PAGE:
Monday, March 05, 2007

Dot Net development the free way

There is a new trend catching up... More mainstream application targeted towards the x86-architecture tend to move towards the Dot Net platform as compared to Java since a few years back. With majority of the users holding their roots to Windows, Dot Net seems to be better in terms of performance as well as integration with the OS.

That's why I decided to learn Dot Net programming. With learning to programming using the Dot Net framework, comes the question of getting a compiler, editor or an IDE.

Microsoft has provided the framework SDK for free for anyone to install. But unfortunately this comes along with command-line tools like the raw compiler or the console based debugger. Agreed, Visual Studio 2005 is there. But, it does not justify the cost to just learn a new programming model.

The alternatives?

A few exists. SharpDevelop, an open source IDE is available for those who are interested in a true blue open sourced IDE. But it has many kinks the last time I checked. Being an OSS product, it is under constant development. So I decided to lay it to rest for some time until the product is mature and / or has most of the features I require.

In the mean time, Microsoft has also announced Visual Studio Express 2005 which is available for download here. It is technically free, but requires you to register with Passport and MS may collect some information on the usage of the tool to enhance the user experience in future editions.

Read here for a comparison of SharpDevelop and VS Express. Both match each other feature wise, where SharpDevelop seems to have an edge on simplifying programming (like plug-in support, language conversion etc) where as VS leans towards database support and integration.

VS Express

I chose to install the C# version (separate downloadables are available for ASP.NET, J#, VB.NET and event C++.NET). You can choose to include the MSDN documentation, SQL Server Express Edition and the Dot Net 2 Runtime if not already installed.

After a couple of hours of downloading, I had the development environment set up on my laptop and was able to develop simple applications.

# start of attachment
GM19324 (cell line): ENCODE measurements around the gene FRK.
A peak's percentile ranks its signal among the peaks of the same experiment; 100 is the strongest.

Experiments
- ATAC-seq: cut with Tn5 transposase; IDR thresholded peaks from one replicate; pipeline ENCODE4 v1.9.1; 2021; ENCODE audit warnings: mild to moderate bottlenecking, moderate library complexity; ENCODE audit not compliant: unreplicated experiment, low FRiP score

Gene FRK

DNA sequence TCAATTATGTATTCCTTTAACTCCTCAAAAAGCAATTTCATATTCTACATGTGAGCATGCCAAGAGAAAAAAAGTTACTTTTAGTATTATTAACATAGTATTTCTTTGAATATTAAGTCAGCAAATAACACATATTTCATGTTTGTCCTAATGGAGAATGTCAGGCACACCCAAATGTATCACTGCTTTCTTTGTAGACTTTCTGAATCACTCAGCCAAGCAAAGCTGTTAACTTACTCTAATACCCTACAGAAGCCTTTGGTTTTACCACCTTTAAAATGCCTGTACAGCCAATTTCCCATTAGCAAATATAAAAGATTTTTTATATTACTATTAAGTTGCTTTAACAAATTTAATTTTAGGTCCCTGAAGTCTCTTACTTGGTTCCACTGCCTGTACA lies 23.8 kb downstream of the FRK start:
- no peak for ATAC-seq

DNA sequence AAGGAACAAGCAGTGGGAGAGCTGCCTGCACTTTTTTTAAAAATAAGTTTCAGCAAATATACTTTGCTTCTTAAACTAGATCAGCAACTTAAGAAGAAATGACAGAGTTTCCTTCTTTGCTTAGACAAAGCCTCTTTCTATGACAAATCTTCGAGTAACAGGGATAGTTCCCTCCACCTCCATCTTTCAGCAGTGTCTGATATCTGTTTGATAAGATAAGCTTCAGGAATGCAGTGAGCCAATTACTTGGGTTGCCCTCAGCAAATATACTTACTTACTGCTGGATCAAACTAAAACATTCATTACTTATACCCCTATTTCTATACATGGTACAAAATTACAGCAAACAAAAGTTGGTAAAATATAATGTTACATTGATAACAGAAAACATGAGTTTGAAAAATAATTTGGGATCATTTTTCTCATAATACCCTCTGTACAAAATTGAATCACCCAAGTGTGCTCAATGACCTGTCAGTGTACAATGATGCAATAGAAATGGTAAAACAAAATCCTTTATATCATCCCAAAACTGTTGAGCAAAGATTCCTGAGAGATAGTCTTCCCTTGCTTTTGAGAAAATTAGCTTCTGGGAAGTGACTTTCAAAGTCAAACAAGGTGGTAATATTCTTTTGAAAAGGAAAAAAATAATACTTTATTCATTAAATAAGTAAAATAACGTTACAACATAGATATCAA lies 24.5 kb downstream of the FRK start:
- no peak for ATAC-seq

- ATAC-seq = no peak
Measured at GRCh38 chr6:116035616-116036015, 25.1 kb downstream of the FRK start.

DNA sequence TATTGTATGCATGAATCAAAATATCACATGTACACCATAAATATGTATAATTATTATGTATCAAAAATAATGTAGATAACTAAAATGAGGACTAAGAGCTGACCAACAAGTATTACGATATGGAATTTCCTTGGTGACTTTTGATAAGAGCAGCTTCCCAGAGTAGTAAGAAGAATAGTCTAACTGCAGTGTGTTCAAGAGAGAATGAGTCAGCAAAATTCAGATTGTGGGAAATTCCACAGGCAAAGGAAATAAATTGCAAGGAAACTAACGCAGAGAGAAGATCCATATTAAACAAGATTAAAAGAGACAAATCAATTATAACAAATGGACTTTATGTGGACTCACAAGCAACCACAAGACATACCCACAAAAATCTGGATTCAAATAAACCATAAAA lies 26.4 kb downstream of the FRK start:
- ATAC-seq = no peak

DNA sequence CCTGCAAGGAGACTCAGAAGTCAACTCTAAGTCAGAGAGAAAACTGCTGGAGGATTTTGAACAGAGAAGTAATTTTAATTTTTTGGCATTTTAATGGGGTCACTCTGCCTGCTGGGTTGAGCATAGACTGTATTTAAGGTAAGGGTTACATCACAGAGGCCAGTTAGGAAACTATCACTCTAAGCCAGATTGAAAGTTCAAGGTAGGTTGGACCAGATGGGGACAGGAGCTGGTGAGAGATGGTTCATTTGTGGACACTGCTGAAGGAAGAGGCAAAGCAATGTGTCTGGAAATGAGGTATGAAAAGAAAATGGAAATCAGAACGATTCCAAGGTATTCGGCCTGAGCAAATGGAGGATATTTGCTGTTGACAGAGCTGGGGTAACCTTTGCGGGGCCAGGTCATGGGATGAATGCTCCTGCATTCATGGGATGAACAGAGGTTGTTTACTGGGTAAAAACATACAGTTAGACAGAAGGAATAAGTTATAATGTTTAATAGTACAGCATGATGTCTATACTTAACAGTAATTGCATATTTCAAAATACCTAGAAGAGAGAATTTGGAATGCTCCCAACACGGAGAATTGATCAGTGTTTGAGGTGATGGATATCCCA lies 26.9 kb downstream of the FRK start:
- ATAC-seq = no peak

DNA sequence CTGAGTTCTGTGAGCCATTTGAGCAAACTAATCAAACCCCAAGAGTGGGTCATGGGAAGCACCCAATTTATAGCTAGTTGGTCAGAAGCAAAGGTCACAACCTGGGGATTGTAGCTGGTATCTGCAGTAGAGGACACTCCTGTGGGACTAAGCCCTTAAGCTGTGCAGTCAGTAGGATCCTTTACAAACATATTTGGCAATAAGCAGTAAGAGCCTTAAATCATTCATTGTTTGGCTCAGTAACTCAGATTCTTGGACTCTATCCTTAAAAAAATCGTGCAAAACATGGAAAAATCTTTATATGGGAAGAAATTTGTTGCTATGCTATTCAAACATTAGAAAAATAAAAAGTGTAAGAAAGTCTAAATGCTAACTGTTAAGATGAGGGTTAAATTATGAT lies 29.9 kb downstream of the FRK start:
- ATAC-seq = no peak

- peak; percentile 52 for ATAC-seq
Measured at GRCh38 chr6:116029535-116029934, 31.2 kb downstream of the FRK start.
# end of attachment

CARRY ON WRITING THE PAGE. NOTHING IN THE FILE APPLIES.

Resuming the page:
A nice benefit of using VS Express is, you also get a few 3rd party controls that you can start using in your applications. Those include a spreadsheet control, a ribbon-bar control like those you see in Office 2007, a charting control and more. There are commercial products which are given away for free with VS Express. Indeed, a great way to start development!

Going forward...

So, what am I going to do with VS Express? I have a few ideas to implement, starting with:

A simple mileage calculator - which would help you record your vehicle's performance and draw charts on how your monthly burn rate. It would relay on a simple serializable data model or standard CSV format which will eventually be migrated to SQL Server express as the data becomes huge.

A kid's CBT framework - I used to find GCompris (http://www.ofset.org/gcompris) useful when I am in the Linux environment. Unfortunately, lack of documentation to create new activities that are relevant to my kid's current educational needs is not available. Further, I have to learn GTK programming.

I heard and read that Dot Net has very good GDI+ support which would allow creating a simple framework that can be controlled by editing simple XML scripts rather than get into the build and release cycle of normal programming. That would help in releasing a simple test module quickly during the exam cycle or a small game to satisfy my kid's needs.

Microsoft has recently provided the XNA Game development framework for Visual Studio Express users. It is a DotNet wrapper for game development that can deploy games for Windows XP as well as the XBox 360 using the same codebase.

UML modeler - There are no good free tools that does diagrams well as compared to Rational (IBM) Rose. I had tried out ArgoUML (http://argouml.tigris.org/) which is plagued with UI issues and Umbrello (http://uml.sourceforge.net), the KDE based modeler that does not have a lot of support for some of the diagrams. I had always been fascinated with Visio and other diagramming tools and would be implementing a framework based on that to allow for UML and the Rational Unified Process.

A traffic simulator - I am always unhappy the way the traffic signals operate. Most of the time, I see the signals taking too long or short on some roads at Chennai. The signals at Anna Salai proclaim that they use synchronizing technology, but I still fail to see any difference. The movement you start from an intersection, and reach the next, the red shows up. Based on the estimated speed on the lane, shouldn't the next signal switch to green when we arrive? A simulator could simulate traffic patterns on all major roads so as to find the optimal wait time before it changes to green.

Expect to see the sources at SourceForge soon!

Conclusion

Overall, a great way to program DotNet application. But don’t expect to use the same from work as you would be expected to purchase the full blown VS 2005 and you would not not want to send your sources or at least portions of it to Microsoft as part of their data-collection activity.

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